The conflict has emerged between Greek and Turkish Cypriot communities as a result of the disagreements on governance of the 1960 Republic. Because of the geostrategic importance of the island and the necessity to provide balance of power in the region, the conflict has become an international concern with the involvement of external powers. This study provides an important analysis on the origins of the conflict, the different interests of the involving actors, and the international environment during different periods of the conflict.
The study has been divided into two main parts: firstly a section on the theoretical reasons, followed by an analysis of the political results of the "actors's noncompliance with the 1960 Constitution and Treaties" and the "political disagreements" between actors which emerged from their legal positions. In the first part, neo-realist and realist theories have been used to explain the incompatibility of the acts of disputants and the reasons behind political disagreements between the actors. In the second part, the political result of these incompatibilities are explained: the non-recognition of a unilaterally declared Turkish Republic of Northern Cyprus by the international community. And then, political results of the disagreements between the disputants of the Cyprus conflict are examined categorically: (1) Turkey's non-recognition of the Republic of Cyprus and Turkish military presence, (2) the Republic of Cyprus's eligibility for EU membership, (3) the unification of the island and (4) the Ankara Agreement between Turkey and the EU, to show the results of political difficulties that emerged from the legal positions of the disputants within the conflict and to show how the different objectives of the involving actors blocked the political process and prevented the peaceful settlement of the Cyprus dispute.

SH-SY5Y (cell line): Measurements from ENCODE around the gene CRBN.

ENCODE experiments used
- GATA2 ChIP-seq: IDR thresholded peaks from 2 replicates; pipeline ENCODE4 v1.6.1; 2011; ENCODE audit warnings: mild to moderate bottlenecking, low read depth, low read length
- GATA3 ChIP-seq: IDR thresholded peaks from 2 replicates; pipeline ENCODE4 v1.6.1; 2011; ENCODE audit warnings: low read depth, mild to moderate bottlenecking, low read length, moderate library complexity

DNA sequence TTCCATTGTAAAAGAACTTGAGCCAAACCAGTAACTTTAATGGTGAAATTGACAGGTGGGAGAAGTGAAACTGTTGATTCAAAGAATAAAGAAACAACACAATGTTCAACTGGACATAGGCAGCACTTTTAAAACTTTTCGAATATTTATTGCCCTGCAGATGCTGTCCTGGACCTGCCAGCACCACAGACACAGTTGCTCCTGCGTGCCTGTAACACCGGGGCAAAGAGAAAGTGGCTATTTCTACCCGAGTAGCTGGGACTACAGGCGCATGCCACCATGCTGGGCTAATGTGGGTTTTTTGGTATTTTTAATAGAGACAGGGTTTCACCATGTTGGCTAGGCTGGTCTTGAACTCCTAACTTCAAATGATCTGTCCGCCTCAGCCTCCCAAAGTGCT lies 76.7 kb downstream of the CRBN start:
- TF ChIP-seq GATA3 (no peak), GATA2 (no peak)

Deniz Sonalp is a correspondent in Brussels with the Anatolia Agency.